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You are Viewing an Archived IssuePosted: 11/14/12
RCS technology proposal
by CHRIS GRAYAn eight-year bond proposal to fund technology for Romeo Community Schools passed by 170 votes.
Observer Staff Writer
Residents in the Romeo school district narrowly passed a technology bond, with 8,797 "yes" votes (50.5 percent) to 8,627 "no" votes (49.5 percent) during the Nov. 6 election.
Although it passed by a slim margin, Superintendent Nancy Campbell called it a "great day for Romeo students, staff and the whole community."
"I've heard words like squeaker and nail-biter, and both terms are appropriate, but at the end of the day I'm incredibly grateful that the community saw fit to support this technology initiative for our students," Campbell said.
Now that it has been approved, the bonds will be sold in January. Of the $16.4 million, 79 percent will go toward classroom technology, including wireless Internet devices for all students and teachers and interactive "smartboards" in every room.
In the meantime, Campbell said a committee made up of parents, staff and other community members will form to discuss the overall plan, such as how to roll out the 5,000-plus devices.
"We have a lot to look at," she said. "The ultimate goal is for students to think critically and solve real-life problems using technology."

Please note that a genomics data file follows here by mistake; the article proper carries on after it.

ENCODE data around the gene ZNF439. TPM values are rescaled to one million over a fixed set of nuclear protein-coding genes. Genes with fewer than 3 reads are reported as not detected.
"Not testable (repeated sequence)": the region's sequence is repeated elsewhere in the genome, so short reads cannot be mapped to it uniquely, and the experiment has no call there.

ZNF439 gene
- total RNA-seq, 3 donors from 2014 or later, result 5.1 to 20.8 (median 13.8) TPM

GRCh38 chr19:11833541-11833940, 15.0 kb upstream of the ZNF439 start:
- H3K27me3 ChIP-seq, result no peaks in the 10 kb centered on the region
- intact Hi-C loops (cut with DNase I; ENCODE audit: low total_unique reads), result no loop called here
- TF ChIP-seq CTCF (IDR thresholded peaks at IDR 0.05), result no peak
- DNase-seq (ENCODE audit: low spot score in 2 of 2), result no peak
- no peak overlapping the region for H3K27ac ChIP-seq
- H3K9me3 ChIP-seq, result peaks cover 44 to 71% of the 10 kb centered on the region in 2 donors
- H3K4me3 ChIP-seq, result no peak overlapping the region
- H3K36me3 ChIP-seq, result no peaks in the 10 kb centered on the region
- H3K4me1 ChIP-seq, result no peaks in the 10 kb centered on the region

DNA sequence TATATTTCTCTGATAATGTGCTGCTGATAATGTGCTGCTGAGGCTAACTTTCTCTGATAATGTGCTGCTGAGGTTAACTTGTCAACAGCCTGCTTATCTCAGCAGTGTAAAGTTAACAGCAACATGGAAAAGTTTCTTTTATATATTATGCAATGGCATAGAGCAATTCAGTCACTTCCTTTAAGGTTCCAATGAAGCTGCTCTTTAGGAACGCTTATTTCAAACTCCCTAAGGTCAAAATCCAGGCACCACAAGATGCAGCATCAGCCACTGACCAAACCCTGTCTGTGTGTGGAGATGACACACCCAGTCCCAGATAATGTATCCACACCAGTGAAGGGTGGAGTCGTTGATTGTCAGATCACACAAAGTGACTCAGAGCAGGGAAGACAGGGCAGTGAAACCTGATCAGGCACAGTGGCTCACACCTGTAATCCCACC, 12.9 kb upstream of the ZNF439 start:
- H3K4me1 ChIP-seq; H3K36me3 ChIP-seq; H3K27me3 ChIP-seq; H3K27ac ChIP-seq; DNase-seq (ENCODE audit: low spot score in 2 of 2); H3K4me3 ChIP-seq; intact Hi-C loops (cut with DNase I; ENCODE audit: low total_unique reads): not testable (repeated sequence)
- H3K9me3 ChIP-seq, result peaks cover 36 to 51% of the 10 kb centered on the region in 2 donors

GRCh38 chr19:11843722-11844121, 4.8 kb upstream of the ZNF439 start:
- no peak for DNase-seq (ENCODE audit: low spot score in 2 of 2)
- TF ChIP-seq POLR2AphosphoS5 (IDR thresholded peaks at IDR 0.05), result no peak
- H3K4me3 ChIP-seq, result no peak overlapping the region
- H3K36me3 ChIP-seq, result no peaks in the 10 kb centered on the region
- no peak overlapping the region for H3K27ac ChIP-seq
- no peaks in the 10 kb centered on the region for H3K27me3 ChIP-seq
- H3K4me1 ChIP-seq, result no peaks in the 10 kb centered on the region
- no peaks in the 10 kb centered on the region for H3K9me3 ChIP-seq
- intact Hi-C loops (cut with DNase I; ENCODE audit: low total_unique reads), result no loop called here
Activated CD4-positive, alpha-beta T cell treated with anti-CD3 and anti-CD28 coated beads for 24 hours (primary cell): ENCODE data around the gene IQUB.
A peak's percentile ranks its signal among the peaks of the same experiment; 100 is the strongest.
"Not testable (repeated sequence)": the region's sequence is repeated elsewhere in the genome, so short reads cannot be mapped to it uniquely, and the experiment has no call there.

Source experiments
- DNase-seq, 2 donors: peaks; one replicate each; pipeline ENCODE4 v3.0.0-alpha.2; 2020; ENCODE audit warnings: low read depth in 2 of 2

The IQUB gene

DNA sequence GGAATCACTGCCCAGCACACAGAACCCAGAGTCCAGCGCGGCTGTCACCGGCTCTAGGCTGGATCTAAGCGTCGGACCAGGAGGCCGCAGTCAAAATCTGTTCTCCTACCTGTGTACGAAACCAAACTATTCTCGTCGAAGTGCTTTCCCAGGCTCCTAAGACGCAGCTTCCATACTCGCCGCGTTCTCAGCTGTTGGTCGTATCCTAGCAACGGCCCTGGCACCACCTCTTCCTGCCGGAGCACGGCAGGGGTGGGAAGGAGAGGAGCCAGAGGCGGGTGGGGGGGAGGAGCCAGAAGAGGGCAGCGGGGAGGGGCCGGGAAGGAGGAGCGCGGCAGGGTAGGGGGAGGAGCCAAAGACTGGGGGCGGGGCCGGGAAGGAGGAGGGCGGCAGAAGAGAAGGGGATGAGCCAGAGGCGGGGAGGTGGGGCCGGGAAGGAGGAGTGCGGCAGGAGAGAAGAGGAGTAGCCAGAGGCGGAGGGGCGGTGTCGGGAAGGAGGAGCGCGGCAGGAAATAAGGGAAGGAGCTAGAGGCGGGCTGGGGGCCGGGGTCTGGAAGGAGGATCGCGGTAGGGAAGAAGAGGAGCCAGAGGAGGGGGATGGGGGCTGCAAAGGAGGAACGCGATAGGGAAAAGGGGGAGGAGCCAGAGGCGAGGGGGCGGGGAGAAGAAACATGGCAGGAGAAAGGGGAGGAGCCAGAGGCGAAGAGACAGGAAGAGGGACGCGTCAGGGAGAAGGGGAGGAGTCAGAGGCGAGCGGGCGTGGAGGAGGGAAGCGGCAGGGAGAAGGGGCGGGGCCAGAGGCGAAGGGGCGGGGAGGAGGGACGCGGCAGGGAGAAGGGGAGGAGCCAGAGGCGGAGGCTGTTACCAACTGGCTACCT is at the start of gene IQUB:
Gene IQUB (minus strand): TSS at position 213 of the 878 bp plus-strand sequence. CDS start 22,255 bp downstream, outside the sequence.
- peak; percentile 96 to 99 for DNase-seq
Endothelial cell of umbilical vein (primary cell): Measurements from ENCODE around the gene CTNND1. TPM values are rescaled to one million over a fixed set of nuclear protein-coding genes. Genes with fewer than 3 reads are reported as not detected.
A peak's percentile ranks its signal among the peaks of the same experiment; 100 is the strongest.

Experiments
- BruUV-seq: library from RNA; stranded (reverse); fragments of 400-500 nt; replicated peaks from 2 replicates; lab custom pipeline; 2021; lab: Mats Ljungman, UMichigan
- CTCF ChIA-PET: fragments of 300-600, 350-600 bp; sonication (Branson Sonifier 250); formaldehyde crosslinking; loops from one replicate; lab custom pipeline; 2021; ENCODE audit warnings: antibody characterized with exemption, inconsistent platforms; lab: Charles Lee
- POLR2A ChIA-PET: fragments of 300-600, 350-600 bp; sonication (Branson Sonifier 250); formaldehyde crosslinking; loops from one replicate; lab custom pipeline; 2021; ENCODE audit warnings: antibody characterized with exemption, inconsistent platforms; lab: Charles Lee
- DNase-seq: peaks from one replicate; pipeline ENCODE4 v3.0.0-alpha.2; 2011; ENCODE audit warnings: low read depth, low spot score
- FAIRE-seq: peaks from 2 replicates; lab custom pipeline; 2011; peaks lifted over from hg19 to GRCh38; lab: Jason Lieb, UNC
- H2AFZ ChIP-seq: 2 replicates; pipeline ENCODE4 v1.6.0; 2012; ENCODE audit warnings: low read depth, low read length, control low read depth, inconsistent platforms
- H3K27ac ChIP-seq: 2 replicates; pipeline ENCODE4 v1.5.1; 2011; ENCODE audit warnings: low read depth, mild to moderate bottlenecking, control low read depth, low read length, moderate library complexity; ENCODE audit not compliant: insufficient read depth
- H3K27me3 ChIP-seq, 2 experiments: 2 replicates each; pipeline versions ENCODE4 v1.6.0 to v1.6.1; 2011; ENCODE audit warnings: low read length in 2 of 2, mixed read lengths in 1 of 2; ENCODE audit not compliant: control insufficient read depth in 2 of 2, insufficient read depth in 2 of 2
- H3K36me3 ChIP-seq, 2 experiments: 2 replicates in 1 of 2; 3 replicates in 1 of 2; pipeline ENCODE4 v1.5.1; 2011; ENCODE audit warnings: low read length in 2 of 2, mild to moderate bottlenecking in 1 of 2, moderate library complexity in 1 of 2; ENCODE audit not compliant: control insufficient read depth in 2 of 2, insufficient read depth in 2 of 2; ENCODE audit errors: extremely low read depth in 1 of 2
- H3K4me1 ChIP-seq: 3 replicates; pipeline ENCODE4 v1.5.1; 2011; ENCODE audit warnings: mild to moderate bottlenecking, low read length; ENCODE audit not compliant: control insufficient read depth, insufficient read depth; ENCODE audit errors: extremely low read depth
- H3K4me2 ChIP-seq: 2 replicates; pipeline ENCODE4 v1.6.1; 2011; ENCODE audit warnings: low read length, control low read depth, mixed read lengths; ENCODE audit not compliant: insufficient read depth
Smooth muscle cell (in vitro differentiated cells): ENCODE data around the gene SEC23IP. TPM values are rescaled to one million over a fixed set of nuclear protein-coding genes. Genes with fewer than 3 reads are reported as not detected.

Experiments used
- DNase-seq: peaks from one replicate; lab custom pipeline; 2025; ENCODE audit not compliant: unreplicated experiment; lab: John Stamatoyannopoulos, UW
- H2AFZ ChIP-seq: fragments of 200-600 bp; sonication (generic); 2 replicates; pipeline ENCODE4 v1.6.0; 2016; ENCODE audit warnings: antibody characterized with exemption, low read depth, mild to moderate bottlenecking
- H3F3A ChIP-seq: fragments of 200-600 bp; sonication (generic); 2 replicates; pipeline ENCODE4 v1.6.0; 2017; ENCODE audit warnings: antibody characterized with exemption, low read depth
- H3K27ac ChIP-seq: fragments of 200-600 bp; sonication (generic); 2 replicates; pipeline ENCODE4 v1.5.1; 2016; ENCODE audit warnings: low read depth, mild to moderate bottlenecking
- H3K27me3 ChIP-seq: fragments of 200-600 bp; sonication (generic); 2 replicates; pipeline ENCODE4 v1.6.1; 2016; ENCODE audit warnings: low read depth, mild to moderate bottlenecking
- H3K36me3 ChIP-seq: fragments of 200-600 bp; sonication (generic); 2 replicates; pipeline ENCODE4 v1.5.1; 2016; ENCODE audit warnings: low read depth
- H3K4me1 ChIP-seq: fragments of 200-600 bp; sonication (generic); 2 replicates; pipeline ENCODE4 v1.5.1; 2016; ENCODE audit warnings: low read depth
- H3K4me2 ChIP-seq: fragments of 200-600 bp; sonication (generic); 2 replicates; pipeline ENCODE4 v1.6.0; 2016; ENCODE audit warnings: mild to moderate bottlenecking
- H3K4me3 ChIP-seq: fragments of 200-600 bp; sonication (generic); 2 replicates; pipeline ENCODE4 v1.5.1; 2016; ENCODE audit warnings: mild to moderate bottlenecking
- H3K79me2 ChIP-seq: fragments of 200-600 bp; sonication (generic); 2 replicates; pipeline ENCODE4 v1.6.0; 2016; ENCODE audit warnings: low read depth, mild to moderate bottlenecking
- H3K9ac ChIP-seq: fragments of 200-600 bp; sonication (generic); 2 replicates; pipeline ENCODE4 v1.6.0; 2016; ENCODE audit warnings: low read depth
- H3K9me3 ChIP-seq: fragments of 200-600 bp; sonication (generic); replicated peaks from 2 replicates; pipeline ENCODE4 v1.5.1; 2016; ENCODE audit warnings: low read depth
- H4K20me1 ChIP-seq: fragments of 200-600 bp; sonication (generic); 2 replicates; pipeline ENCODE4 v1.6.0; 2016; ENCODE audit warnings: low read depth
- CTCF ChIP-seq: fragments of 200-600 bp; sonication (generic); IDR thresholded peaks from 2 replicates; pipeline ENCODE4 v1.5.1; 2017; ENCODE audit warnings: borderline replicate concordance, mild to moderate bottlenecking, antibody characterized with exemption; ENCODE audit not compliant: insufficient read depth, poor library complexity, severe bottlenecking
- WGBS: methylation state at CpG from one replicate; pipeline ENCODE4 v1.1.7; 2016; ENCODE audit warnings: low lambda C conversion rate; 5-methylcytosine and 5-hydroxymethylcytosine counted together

The infrastructure for the electrical work and wireless network is expected to be completed by June, with the devices in the hands of teachers around the same time to give them the chance to form lessons over the summer. The devices will be given to students in September.
"This is the biggest change we're going to see, it's a change in teaching and learning," Campbell said. "I don't know of any other districts doing a K-12 implementation."
Connie Gamble of Romeo supported the bond, saying the technology will help improve the way students learn and prepare for life after school.
"That's what our society is, technology, and we want to prepare them to go out into the world," she said.
Paulette Sample of Bruce Township said she voted in favor of it because she was looking out for her family.
"I have nine grandchildren and one great-grandchild and I'm interested in their future," she said.
John Swan of Bruce Township voted for the technology bond as well, saying he understands that keeping up with technology requires funding.
"If it's going to help increase the knowledge of our students I'm all for it, as long as we don't lose sight of the old-fashioned pen and paper way of doing things too," he said.